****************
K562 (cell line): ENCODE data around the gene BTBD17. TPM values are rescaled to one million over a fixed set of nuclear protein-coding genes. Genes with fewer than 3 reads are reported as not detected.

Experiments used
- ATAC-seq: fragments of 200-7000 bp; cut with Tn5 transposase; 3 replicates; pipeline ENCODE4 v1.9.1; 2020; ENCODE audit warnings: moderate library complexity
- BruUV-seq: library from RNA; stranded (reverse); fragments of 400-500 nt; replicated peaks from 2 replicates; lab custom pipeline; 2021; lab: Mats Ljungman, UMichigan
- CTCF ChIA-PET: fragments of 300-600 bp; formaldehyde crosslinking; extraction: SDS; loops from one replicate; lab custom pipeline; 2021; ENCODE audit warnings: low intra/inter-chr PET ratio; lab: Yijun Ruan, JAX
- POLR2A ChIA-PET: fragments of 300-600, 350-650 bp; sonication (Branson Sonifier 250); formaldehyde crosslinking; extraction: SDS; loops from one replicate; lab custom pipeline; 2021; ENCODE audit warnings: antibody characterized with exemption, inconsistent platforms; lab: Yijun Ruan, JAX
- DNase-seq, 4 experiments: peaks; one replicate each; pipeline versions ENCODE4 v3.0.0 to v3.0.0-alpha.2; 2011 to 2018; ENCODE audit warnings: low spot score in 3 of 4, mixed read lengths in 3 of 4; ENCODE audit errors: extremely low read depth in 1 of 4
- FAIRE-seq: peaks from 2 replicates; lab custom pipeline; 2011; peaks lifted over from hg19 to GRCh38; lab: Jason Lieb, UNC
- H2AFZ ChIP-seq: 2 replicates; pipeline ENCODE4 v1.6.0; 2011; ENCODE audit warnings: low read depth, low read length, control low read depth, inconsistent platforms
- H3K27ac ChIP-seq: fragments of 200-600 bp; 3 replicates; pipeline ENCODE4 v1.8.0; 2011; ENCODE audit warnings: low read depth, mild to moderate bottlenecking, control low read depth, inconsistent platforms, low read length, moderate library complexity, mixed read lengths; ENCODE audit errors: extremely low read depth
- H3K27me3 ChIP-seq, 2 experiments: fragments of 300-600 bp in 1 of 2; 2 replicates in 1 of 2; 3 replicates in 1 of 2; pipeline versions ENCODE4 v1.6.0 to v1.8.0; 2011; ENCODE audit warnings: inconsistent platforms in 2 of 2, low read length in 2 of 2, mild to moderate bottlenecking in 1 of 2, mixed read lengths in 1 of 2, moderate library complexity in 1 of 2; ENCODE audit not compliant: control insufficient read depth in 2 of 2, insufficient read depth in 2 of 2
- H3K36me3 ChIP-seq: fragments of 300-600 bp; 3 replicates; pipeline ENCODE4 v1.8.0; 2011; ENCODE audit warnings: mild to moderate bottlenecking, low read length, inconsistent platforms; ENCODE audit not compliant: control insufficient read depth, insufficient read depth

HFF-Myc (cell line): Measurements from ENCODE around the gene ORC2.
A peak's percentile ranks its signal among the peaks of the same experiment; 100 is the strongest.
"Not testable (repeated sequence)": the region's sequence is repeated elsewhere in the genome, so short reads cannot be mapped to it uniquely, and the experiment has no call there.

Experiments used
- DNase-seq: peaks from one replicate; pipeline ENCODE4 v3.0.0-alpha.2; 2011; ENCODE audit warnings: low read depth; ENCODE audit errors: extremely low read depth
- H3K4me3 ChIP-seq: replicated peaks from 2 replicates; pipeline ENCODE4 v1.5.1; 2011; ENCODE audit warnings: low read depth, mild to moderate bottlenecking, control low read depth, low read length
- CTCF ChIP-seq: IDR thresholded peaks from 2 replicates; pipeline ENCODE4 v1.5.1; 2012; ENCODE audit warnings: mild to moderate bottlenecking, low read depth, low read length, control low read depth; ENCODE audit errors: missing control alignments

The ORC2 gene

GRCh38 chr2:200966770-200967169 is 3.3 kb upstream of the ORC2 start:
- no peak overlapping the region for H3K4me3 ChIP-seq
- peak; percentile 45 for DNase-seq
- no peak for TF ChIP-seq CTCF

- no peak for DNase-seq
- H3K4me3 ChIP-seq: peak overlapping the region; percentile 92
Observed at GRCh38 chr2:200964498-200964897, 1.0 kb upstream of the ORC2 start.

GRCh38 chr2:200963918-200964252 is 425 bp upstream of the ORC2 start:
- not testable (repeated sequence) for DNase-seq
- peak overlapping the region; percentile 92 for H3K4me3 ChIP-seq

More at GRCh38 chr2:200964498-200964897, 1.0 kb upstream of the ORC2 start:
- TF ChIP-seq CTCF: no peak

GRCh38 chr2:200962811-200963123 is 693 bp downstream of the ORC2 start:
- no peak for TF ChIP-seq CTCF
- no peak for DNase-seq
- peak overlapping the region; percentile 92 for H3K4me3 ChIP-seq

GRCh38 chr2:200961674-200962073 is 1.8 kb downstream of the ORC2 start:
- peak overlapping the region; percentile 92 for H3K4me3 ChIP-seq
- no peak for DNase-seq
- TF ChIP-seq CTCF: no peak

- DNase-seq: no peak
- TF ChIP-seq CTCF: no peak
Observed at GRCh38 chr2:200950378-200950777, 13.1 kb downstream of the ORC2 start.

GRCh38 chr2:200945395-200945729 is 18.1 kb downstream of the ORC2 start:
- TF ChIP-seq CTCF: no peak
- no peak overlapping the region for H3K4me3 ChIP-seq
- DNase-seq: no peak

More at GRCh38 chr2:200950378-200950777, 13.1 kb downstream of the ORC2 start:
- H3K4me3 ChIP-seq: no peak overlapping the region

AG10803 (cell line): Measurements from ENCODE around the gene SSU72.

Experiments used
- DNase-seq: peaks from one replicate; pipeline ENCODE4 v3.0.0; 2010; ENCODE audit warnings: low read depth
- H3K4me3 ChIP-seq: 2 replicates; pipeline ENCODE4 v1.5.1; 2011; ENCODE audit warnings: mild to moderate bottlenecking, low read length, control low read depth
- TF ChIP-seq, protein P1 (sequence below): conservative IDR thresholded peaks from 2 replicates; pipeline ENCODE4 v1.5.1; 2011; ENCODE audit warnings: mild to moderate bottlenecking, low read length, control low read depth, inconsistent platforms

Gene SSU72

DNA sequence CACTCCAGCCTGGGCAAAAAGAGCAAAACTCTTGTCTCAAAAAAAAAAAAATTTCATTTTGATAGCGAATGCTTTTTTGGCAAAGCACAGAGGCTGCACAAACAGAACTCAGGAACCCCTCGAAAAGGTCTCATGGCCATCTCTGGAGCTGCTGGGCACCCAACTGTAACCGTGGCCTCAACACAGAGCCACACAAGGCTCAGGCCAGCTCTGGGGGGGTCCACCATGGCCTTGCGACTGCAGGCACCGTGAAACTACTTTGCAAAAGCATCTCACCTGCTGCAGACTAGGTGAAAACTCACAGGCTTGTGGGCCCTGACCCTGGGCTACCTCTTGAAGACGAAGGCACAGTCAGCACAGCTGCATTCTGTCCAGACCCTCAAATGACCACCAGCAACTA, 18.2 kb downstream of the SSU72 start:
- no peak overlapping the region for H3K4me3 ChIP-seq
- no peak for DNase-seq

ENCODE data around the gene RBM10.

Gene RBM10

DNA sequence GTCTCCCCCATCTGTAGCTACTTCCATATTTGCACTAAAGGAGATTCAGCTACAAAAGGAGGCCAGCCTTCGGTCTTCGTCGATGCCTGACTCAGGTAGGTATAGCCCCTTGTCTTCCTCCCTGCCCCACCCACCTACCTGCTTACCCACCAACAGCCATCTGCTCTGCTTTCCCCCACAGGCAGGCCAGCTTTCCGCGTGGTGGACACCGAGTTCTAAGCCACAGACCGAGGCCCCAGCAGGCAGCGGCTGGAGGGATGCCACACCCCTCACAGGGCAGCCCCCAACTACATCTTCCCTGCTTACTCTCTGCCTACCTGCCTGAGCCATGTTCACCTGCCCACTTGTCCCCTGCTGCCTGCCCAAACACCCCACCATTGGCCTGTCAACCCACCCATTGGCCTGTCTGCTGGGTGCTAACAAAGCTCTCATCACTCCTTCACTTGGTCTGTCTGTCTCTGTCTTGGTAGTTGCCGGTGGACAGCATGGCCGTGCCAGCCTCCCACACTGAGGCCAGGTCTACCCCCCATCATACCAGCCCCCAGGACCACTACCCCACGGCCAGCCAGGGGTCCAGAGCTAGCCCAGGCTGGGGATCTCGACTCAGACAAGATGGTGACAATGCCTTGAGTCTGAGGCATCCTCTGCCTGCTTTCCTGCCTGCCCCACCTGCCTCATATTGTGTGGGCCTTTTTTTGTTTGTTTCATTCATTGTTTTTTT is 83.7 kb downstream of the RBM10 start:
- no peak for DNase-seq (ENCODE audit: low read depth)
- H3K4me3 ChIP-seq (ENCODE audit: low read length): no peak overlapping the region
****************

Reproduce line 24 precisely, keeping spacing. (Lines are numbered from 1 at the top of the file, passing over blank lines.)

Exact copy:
- no peak for TF ChIP-seq CTCF